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No immediate end to ‘worst environmental disaster’

Author : Paul Gay

01 June 2010

As the Mexican Gulf oil spill disaster enters its sixth week, it is feared by BP that the leak from Well MC252 could pollute the seas until August, when two relief wells currently being drilled stem the flow of oil. In the meantime millions of barrels of oil spew into the Gulf, creating what President Obama terms the worst environmental disaster in US history. And the latest attempt to stop the flow oil has failed.

Oil is now affecting an area the size of Luxembourg
Oil is now affecting an area the size of Luxembourg

The plan to kill the well by injecting heavy drilling fluids through the blowout preventer (BOP) on the seabed has failed to stem the flow of oil and gas and despite successfully pumping a total of over 30,000 barrels of heavy mud in three attempts at rates of up to 80 barrels a minute. BP's so called 'top kill' operation, which also fired materials such as golf balls and shredded tyres into the BOP to clog it, will now be followed with the use of a containment device known as a lower-marine riser package cap, a piece of equipment that sits on top of the failed blowout preventer at the seabed, 5000 ft below the surface of the sea, where only robots can operate.
Other attempts to stop the crude include using remotely operated submarines to trigger the switches to close the blowout preventer valves and placing the Top Hat, a steel and concrete container, over the broken pipe to collect the oil.

Proposals that have not yet been tried include a smaller top hat containment dome to collect the escaping oil, in the hope that it would be less vulnerable to the ice crystals that stopped the larger container from working; attaching a new BOP to the top of the failed valve and inserting additional pipes to draw off more of the oil to be collected by ships. This technique has already been attempted with partial success.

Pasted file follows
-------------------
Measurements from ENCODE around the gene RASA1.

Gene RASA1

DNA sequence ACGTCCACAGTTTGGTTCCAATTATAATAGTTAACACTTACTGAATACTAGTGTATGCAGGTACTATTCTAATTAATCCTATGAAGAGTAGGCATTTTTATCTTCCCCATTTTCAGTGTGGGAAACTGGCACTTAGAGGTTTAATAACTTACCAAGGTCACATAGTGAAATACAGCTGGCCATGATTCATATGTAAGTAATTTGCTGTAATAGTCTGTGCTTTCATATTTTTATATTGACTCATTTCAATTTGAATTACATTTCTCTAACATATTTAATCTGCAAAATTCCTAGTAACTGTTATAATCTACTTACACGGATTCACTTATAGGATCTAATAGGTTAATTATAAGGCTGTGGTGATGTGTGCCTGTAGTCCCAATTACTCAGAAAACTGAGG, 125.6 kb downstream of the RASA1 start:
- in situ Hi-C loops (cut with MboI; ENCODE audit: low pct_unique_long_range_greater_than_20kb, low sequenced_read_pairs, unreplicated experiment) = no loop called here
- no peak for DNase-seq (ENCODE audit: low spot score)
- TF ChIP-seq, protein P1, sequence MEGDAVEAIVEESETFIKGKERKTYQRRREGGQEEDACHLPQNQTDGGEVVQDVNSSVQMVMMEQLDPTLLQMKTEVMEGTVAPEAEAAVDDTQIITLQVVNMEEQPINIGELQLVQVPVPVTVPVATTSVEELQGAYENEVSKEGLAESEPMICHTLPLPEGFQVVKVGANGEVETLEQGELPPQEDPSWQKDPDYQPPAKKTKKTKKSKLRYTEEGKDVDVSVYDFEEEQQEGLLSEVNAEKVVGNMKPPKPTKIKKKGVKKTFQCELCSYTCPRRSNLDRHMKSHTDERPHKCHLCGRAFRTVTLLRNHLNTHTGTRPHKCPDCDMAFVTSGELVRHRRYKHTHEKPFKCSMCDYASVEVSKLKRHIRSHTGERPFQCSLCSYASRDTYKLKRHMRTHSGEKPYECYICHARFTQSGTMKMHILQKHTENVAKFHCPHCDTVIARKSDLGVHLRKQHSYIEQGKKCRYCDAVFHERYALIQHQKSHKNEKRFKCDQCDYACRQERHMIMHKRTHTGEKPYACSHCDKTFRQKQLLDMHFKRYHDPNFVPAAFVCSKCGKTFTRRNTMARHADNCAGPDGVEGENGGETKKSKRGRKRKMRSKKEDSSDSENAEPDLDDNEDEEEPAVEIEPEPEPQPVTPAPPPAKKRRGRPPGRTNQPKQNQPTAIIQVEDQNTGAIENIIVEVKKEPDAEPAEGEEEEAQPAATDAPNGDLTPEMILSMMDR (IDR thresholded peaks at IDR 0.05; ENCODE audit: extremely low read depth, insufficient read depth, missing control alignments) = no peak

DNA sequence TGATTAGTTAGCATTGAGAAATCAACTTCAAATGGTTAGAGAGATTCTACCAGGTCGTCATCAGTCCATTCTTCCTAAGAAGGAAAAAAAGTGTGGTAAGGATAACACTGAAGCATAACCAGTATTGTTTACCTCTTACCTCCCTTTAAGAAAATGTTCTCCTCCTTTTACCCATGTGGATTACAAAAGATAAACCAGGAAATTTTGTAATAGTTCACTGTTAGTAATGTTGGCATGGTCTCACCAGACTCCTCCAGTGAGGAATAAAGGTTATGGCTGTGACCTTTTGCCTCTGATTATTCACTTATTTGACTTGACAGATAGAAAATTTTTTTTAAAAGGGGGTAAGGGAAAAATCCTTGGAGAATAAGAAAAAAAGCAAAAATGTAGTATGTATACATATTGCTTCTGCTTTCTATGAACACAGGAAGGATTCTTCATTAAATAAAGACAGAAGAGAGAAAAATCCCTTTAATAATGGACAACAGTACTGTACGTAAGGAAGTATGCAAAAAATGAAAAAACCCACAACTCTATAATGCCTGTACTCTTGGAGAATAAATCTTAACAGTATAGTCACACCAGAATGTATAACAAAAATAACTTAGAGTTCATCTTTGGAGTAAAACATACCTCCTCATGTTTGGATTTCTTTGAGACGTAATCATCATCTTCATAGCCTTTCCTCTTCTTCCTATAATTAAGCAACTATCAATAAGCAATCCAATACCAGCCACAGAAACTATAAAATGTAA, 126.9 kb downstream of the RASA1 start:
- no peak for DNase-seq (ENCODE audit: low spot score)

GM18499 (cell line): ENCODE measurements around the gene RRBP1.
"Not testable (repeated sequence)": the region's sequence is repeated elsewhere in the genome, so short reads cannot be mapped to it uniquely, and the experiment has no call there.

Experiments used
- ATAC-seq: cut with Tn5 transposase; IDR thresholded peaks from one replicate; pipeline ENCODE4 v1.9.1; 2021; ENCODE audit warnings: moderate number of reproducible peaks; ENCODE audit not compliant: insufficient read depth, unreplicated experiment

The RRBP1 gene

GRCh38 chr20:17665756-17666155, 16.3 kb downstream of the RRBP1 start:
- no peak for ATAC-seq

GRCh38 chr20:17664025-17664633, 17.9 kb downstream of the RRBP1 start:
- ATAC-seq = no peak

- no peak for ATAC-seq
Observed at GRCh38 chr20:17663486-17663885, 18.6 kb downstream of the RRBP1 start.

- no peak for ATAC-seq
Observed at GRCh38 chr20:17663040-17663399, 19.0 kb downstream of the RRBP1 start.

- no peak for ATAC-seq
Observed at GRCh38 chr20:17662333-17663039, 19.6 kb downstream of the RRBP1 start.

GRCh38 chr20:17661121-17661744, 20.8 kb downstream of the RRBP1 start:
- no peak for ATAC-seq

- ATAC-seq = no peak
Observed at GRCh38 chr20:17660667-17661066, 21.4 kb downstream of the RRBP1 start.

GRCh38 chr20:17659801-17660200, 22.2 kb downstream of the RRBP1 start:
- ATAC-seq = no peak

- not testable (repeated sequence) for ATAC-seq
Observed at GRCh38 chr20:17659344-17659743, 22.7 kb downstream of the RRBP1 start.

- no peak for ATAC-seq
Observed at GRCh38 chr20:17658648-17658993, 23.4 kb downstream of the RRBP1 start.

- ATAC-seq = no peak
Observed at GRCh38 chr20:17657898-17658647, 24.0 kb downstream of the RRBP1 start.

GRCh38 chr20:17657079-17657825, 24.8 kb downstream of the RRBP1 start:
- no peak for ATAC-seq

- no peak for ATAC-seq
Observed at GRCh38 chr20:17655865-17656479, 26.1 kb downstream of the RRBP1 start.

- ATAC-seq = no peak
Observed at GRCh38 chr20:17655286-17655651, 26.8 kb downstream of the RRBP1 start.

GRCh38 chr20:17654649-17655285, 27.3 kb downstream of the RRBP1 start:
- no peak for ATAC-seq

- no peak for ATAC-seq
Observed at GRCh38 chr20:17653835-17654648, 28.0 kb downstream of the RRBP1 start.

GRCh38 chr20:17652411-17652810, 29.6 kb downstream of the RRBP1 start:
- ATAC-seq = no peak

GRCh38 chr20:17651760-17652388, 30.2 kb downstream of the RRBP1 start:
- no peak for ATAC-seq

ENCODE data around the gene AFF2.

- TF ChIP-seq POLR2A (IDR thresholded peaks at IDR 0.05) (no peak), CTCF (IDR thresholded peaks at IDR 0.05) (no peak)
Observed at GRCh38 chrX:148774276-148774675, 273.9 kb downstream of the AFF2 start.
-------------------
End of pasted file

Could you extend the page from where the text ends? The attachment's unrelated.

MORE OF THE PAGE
The leak followed the explosion and sinking of the Deepwater Horizon rig on 22 April with the loss of 11 workers. The spill is now thought to have cost BP about $940m and this figure could well treble by the time the leak has been stemmed and the contaminated area, which is now about the size of Luxembourg, has been cleaned up.

US government advisers have estimated that the volume of oil released so far is at least 450,000 barrels, which is already greater than the 260,000 barrels in the 1989 Exxon Valdez spill, hitherto the worst disaster of its kind in the US. A further 12,000-19,000 barrels were estimated to be escaping daily.

Shares in BP fell on the London Stock Exchange when markets reopened on Tuesday after the Bank Holiday. Traders reacted to the news that its latest attempt to cut the rate of oil leaking from its well in the Gulf of Mexico had failed. BP shares, which have already lost about a quarter of their value since the leak began in April, fell to their worst level since March 2009.

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